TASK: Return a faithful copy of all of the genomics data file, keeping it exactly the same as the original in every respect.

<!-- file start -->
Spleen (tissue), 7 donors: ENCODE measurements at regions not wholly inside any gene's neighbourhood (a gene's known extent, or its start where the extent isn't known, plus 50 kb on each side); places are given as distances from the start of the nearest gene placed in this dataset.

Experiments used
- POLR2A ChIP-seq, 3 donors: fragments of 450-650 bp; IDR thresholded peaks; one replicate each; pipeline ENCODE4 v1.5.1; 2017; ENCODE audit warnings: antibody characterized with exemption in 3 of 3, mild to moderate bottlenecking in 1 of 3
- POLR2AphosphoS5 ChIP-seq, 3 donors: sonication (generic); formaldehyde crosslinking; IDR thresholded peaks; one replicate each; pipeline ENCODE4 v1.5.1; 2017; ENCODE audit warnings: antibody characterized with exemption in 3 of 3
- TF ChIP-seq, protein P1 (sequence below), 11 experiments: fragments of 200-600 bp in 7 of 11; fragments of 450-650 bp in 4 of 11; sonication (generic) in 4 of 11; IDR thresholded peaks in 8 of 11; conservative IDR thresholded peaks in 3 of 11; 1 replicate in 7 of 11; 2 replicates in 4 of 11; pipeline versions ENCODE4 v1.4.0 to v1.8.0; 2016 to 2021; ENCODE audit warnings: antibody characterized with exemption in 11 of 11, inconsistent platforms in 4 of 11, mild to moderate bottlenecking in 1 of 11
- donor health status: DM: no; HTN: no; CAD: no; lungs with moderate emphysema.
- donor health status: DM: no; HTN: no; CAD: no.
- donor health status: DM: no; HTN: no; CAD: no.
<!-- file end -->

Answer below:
Spleen (tissue), 7 donors: ENCODE measurements at regions not wholly inside any gene's neighbourhood (a gene's known extent, or its start where the extent isn't known, plus 50 kb on each side); places are given as distances from the start of the nearest gene placed in this dataset.

Experiments used
- POLR2A ChIP-seq, 3 donors: fragments of 450-650 bp; IDR thresholded peaks; one replicate each; pipeline ENCODE4 v1.5.1; 2017; ENCODE audit warnings: antibody characterized with exemption in 3 of 3, mild to moderate bottlenecking in 1 of 3
- POLR2AphosphoS5 ChIP-seq, 3 donors: sonication (generic); formaldehyde crosslinking; IDR thresholded peaks; one replicate each; pipeline ENCODE4 v1.5.1; 2017; ENCODE audit warnings: antibody characterized with exemption in 3 of 3
- TF ChIP-seq, protein P1 (sequence below), 11 experiments: fragments of 200-600 bp in 7 of 11; fragments of 450-650 bp in 4 of 11; sonication (generic) in 4 of 11; IDR thresholded peaks in 8 of 11; conservative IDR thresholded peaks in 3 of 11; 1 replicate in 7 of 11; 2 replicates in 4 of 11; pipeline versions ENCODE4 v1.4.0 to v1.8.0; 2016 to 2021; ENCODE audit warnings: antibody characterized with exemption in 11 of 11, inconsistent platforms in 4 of 11, mild to moderate bottlenecking in 1 of 11
- donor health status: DM: no; HTN: no; CAD: no; lungs with moderate emphysema.
- donor health status: DM: no; HTN: no; CAD: no.
- donor health status: DM: no; HTN: no; CAD: no.